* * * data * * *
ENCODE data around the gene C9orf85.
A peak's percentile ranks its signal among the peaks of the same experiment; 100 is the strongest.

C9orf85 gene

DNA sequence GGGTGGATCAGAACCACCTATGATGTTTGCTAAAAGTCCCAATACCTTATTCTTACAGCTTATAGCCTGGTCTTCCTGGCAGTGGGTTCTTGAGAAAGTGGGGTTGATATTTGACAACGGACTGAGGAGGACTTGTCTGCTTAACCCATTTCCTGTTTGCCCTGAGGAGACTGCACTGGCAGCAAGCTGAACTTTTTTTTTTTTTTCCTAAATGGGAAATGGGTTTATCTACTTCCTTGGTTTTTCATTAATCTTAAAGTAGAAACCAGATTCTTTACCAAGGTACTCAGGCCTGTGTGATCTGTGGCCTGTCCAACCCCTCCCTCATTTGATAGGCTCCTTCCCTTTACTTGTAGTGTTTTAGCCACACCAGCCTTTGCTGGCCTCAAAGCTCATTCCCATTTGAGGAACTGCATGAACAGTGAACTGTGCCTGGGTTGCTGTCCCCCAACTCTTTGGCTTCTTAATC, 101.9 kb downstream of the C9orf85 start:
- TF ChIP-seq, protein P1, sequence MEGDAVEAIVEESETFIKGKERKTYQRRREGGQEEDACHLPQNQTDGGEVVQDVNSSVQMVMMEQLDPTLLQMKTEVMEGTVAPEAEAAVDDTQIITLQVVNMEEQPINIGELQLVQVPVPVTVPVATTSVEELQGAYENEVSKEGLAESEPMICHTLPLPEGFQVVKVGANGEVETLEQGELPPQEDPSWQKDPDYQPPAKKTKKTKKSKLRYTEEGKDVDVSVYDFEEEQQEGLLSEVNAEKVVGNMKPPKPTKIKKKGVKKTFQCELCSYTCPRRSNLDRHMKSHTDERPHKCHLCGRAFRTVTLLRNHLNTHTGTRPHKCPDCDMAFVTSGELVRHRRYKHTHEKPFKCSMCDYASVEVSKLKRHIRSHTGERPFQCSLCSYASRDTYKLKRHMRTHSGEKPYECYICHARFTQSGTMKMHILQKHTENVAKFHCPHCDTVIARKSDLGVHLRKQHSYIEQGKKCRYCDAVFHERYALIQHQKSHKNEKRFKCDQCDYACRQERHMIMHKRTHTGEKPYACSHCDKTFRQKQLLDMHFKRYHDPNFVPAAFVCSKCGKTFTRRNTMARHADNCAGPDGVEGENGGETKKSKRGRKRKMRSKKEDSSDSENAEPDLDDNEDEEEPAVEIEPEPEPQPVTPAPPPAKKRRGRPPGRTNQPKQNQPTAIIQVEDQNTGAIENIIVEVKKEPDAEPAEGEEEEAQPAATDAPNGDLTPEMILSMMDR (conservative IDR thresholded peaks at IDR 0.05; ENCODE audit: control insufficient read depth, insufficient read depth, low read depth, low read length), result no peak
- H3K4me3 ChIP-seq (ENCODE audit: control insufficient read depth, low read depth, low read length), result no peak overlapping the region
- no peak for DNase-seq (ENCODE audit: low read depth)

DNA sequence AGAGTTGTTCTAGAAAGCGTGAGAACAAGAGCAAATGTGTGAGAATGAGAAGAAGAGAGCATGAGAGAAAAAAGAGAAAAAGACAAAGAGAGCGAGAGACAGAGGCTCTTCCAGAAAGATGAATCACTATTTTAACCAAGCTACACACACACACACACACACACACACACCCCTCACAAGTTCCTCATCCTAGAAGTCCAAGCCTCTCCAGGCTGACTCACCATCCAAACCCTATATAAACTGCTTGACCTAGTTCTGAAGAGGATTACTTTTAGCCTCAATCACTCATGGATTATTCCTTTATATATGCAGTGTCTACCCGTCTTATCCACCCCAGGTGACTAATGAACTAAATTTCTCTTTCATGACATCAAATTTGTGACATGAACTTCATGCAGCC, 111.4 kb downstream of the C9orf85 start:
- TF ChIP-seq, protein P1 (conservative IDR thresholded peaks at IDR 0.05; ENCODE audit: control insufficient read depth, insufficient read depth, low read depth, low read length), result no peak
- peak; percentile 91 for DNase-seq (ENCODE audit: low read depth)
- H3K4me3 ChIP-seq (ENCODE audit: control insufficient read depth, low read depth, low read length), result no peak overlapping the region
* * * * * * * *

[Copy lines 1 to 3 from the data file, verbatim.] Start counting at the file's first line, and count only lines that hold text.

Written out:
ENCODE data around the gene C9orf85.
A peak's percentile ranks its signal among the peaks of the same experiment; 100 is the strongest.

C9orf85 gene